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Las Vegas Casinos Reopening

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Some hotels and casinos in Las Vegas will reopen on Thursday, following the closure earlier this year amidst the coronavirus crisis. Meanwhile, casinos would be required to follow several safety measures including proper hygiene and social distancing.

The state of Nevada will be happy to welcome back gaming and tourism, the backbone of the state's economy, after 78 days shutdown. On March 18, the state's 219 commercial casinos were ordered to close down. Thousands of people in the tourism industry lost their jobs due to the shut down. Las Vegas reported the highest unemployment rate of any U.S. metropolitan area.

MGM Resorts International (MGM) announced its planned June 4 reopening of Bellagio, New York-New York, MGM Grand Las Vegas and The Signature. At opening, amenities at all properties will be limited. As demand for the destination builds, additional venues within these resorts will open and other MGM Resorts properties on The Strip will reopen.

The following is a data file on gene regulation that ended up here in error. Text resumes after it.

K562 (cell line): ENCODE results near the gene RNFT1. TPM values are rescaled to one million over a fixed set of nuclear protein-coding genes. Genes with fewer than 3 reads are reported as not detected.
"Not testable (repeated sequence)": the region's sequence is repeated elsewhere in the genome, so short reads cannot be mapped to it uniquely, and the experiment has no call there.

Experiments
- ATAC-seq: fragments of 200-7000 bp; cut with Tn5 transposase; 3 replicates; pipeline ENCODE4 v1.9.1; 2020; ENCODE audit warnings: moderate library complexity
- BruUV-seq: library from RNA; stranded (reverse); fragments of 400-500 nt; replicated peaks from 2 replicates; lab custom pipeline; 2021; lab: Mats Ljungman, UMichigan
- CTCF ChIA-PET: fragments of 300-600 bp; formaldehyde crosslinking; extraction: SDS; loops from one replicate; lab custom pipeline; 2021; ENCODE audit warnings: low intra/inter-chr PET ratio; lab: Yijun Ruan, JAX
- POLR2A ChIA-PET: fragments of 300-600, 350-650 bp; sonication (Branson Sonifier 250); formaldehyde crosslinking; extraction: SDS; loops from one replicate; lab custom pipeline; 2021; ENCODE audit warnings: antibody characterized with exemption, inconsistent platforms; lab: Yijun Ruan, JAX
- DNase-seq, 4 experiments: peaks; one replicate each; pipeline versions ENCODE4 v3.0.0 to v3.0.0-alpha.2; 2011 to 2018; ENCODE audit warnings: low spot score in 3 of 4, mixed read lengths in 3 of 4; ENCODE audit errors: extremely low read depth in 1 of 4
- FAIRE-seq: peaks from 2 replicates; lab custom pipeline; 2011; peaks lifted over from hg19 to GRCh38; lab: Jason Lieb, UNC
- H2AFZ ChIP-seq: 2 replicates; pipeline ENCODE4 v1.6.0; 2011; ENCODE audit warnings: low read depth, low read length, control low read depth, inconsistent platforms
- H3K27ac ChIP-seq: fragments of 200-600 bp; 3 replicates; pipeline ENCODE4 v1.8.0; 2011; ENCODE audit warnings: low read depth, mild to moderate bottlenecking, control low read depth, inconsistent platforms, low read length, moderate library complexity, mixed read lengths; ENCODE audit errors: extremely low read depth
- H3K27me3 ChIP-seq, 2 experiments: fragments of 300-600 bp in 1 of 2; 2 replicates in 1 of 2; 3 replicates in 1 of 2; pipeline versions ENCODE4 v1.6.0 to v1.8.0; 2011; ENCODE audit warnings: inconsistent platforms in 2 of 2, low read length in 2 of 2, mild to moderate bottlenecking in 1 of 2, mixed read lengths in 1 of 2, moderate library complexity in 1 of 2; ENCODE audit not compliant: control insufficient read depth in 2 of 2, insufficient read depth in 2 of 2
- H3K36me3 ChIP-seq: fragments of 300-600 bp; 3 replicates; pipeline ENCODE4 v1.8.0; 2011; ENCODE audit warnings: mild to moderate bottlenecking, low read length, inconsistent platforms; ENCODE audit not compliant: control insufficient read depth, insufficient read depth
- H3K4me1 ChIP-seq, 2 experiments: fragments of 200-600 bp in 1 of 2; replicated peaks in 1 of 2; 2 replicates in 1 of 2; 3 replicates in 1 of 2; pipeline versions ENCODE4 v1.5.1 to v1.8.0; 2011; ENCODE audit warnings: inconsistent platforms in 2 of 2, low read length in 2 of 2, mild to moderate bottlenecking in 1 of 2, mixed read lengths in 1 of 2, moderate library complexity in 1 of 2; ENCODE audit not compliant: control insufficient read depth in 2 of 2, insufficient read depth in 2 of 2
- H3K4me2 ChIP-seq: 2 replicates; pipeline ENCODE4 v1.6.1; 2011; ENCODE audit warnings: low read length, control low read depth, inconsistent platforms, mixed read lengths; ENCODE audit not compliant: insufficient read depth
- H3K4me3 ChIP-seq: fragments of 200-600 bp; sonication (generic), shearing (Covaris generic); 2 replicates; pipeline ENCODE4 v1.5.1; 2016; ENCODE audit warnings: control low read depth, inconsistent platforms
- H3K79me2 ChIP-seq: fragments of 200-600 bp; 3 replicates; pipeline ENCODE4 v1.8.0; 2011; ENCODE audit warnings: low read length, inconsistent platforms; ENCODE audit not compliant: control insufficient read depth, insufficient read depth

"As we plan for these openings, the health and safety of our guests and employees is at the forefront of all we do. Getting many of our employees back to work and welcoming guests through our doors once again will allow us to do what we do best - entertain. The team is ready and we can't wait."

On May 29, Caesars Entertainment Corp. announced it would reopen Harrah's Las Vegas on Friday, following Flamingo and Caesars Palace's reopening on Thursday.

"Initial customer demand to visit the Las Vegas Strip has been much stronger than anticipated," Caesars CEO Tony Rodio said in a statement.

According to the Gaming Control Board, once the casinos are reopened "signage should be posted throughout the property reminding employees and patrons of proper hygiene, including, without limitation, proper handwashing, how to cover coughs and sneezes, and to avoid touching their faces."

If a licensee learns of a case of COVID-19 at its property, it must communicate the case to and cooperate with its local health authorities. "All employees should receive clear instructions on how to properly and efficiently respond to all presumed cases of COVID-19," the Gaming Control Board said.

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